About: The folk tales of Iceland are often warning fables to caution children about the dangers and unpredictability of nature and the landscape. Icelandic fairy tales are enchanting and curious without a clear “moral of the story” at the end; their purpose then, is perhaps simply to entertain or to give meaning to a custom, ritual or fact of life. Regardless, they are humorous, charming and cleverly written as they reveal cultural habits, norms and Nordic superstitions.
“‘Oh, do stop for a minute,” said Helga.'” Illustration by H.J. Ford. Published in The Brown Fairy Book by Andrew Lang (1904), Longmans, Green and Company.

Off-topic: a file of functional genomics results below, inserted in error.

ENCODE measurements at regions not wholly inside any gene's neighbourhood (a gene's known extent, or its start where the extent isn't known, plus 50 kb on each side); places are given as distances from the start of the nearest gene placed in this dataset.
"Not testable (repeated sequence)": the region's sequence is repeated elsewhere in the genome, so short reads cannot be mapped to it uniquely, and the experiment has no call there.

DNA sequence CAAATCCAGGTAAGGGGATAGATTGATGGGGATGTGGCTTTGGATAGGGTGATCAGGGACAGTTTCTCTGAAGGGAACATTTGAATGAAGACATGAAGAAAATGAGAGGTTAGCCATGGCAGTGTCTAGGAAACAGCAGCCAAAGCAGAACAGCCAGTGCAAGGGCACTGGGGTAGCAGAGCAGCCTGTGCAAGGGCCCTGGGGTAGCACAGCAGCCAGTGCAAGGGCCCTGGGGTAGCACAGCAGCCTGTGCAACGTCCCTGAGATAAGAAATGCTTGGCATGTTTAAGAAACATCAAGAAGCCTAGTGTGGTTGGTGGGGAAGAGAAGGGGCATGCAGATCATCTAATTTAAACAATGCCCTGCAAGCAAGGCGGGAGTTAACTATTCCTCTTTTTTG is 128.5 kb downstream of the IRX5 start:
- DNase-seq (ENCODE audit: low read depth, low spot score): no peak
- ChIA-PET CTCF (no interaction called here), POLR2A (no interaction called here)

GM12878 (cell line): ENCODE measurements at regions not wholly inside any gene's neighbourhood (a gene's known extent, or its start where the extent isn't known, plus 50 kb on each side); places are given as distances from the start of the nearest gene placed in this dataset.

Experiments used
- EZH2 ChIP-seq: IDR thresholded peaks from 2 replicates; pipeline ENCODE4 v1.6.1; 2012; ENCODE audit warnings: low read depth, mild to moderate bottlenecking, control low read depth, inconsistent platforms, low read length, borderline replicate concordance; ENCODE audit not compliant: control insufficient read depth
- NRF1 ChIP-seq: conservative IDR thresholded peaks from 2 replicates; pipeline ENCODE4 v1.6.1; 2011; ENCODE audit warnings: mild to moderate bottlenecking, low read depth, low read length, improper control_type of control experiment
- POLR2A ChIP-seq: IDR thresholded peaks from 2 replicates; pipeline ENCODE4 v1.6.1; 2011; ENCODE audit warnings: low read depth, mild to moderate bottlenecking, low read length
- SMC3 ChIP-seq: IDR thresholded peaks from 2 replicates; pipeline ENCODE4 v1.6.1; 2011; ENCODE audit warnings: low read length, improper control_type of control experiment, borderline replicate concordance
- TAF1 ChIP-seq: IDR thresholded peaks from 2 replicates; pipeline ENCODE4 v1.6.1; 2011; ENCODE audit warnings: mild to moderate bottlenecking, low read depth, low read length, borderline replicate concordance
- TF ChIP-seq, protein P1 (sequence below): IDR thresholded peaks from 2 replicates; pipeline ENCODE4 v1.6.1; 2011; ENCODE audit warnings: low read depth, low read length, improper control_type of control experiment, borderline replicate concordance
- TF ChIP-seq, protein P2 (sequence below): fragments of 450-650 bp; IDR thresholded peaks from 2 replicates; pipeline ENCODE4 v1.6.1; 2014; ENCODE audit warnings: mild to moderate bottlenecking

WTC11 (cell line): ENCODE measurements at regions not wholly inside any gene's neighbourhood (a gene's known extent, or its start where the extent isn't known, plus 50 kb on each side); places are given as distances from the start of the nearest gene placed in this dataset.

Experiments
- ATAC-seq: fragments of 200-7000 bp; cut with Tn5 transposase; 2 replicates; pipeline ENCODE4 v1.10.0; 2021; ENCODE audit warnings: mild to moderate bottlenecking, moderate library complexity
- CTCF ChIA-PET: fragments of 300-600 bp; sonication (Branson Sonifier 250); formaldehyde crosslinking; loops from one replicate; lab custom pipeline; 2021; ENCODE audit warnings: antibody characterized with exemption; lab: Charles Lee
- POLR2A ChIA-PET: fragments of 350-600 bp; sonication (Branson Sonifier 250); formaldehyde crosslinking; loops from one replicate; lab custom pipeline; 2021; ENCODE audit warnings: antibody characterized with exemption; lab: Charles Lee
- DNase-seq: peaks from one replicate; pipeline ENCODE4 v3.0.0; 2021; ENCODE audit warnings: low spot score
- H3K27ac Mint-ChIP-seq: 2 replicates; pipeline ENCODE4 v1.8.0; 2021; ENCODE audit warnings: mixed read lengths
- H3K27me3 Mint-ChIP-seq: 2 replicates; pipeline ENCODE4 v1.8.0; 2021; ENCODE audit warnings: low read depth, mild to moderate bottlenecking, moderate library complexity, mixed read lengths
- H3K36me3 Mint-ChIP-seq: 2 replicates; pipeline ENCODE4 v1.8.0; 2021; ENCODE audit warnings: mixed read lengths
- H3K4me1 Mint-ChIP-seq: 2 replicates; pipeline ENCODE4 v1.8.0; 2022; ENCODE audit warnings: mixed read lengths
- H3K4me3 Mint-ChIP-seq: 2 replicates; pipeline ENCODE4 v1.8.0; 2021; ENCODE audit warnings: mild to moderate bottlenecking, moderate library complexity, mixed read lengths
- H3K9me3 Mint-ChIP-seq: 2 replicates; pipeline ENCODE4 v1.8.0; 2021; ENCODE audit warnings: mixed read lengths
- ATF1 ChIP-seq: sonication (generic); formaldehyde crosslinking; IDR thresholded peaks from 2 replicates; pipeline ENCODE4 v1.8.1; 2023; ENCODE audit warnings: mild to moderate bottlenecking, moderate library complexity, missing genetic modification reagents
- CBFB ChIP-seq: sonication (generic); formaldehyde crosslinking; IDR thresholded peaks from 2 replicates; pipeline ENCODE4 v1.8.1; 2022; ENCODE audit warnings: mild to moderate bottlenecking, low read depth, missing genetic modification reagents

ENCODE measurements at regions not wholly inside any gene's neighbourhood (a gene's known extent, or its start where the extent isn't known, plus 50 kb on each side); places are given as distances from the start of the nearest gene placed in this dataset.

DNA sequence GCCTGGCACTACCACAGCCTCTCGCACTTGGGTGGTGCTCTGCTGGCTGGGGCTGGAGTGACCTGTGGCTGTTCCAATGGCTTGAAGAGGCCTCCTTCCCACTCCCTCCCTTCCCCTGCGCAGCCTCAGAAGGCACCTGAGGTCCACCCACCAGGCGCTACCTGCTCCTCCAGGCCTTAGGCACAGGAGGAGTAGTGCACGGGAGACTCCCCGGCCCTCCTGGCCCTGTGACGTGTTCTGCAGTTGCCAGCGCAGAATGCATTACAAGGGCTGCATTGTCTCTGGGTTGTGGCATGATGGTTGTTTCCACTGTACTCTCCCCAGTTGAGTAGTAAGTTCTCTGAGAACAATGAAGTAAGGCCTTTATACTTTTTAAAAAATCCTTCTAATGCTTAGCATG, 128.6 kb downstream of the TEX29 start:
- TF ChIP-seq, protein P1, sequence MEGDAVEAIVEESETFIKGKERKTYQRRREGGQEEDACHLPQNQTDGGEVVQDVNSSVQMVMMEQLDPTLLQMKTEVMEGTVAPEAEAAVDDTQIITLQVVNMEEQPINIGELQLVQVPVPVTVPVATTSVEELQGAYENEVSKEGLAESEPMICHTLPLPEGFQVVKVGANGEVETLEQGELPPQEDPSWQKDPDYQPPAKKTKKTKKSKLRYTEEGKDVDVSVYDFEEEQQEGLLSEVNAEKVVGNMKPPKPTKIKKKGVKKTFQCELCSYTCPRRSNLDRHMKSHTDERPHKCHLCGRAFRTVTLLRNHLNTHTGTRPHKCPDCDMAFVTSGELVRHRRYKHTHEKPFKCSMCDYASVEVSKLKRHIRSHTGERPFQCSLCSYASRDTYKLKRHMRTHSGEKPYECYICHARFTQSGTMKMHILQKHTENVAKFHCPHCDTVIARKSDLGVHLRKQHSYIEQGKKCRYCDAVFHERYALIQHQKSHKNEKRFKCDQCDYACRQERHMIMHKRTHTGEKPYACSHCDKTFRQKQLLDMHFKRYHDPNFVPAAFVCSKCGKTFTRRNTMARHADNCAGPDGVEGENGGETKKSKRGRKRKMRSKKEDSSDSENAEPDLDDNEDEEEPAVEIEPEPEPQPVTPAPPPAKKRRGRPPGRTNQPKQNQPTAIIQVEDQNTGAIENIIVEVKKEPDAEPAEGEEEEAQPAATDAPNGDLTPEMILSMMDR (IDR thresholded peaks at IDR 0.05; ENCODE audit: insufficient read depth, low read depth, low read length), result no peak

Icelandic folklore falls under the banner of Nordic folklore. With the popularity of The Grimm’s Brothers fairy tales, there was a wave of folklore revivals throughout Europe as countries sent out their own collectors to gather stories directly as a means to help promote a national identity and bolster patriotic loyalty. In Iceland, the vast body of work that exists today of Icelandic folk tales is largely due to the efforts of two men, Jón Árnason (1819-1888) and Magnús Grímsson (1825-1860); Scottish folk tale collector, Andrew Lang, was able to include a few stories from Iceland in his fairy books as well.